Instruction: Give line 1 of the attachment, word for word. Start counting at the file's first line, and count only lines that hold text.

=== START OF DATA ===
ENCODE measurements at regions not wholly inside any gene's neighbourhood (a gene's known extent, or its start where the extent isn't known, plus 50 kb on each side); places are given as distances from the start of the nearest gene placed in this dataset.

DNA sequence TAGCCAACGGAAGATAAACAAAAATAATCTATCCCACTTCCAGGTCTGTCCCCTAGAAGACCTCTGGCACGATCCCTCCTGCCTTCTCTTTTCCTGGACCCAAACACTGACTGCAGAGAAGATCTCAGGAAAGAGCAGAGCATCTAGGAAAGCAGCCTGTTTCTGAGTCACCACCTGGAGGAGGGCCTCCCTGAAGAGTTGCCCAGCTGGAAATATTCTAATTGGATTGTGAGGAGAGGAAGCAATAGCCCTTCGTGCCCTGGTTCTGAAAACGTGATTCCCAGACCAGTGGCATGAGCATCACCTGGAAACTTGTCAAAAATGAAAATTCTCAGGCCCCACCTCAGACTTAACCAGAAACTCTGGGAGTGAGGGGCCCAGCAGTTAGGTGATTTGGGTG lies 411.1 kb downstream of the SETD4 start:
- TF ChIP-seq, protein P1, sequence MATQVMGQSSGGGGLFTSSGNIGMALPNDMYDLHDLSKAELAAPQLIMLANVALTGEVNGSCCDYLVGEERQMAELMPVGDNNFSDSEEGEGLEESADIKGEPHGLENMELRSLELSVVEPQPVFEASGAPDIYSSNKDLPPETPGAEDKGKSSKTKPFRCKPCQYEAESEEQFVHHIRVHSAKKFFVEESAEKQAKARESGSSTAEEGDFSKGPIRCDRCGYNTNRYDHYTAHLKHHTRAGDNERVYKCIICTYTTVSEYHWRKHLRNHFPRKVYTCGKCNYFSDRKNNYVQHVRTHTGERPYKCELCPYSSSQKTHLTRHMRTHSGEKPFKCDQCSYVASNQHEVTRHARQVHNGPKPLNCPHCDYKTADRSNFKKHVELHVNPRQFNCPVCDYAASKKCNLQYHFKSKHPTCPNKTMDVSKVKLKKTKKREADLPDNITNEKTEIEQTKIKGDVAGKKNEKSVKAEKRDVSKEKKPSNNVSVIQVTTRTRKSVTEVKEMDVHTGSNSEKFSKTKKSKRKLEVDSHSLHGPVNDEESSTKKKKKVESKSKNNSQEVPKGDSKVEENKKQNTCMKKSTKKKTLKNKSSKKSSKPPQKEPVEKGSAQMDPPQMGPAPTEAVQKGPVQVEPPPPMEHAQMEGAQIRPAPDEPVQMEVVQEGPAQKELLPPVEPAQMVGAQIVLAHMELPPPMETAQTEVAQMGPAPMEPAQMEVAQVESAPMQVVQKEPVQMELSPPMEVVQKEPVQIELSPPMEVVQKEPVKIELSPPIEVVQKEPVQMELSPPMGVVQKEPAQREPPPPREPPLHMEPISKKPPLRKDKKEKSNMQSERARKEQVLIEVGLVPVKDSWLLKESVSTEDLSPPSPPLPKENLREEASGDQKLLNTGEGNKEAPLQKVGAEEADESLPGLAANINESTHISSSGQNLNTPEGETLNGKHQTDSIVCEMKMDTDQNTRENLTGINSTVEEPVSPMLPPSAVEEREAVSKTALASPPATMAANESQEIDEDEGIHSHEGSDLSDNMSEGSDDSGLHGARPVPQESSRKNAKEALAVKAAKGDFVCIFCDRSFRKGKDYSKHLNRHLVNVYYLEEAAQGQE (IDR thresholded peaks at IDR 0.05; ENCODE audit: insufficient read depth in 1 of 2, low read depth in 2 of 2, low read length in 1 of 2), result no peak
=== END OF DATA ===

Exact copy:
ENCODE measurements at regions not wholly inside any gene's neighbourhood (a gene's known extent, or its start where the extent isn't known, plus 50 kb on each side); places are given as distances from the start of the nearest gene placed in this dataset.